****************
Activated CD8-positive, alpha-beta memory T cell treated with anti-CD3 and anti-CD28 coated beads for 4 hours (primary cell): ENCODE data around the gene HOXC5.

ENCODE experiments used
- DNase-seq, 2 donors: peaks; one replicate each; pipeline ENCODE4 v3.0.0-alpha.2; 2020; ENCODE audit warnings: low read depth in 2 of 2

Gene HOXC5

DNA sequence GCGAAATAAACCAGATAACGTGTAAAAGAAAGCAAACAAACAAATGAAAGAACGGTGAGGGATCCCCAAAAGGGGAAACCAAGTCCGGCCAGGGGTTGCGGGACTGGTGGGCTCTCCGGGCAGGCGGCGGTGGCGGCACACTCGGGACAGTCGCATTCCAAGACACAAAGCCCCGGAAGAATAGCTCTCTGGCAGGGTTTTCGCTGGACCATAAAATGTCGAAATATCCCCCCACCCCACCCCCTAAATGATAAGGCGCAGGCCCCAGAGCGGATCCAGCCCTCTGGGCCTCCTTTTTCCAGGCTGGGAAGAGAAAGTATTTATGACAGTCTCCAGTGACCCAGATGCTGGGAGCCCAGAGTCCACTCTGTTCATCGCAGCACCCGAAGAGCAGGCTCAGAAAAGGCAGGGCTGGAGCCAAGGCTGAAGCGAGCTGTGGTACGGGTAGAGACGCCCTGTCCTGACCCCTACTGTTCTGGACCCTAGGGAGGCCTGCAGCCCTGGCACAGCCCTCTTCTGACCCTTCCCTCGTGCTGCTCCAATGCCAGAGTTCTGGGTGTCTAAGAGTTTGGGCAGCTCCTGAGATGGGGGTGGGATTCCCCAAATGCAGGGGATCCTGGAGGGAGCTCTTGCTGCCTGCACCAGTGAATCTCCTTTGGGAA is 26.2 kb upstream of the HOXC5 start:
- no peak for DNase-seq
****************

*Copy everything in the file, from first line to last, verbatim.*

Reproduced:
Activated CD8-positive, alpha-beta memory T cell treated with anti-CD3 and anti-CD28 coated beads for 4 hours (primary cell): ENCODE data around the gene HOXC5.

ENCODE experiments used
- DNase-seq, 2 donors: peaks; one replicate each; pipeline ENCODE4 v3.0.0-alpha.2; 2020; ENCODE audit warnings: low read depth in 2 of 2

Gene HOXC5

DNA sequence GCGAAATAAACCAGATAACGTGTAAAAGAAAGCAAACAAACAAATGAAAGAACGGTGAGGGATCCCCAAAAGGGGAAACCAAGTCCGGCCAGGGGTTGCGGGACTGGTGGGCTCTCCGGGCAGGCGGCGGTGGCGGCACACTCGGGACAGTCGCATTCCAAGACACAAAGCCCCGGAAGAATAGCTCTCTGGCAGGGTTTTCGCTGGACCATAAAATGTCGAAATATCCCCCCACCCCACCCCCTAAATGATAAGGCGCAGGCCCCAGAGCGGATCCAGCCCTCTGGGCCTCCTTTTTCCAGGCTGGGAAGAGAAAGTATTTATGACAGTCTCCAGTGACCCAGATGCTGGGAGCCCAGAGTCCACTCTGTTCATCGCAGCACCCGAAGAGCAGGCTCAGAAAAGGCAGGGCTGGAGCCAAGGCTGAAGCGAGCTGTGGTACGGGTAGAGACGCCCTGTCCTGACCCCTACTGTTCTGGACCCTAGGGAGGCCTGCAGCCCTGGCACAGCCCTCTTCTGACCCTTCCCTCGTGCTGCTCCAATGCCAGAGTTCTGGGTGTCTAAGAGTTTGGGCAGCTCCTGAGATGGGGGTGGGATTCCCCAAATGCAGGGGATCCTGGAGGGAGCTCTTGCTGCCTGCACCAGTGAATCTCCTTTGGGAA is 26.2 kb upstream of the HOXC5 start:
- no peak for DNase-seq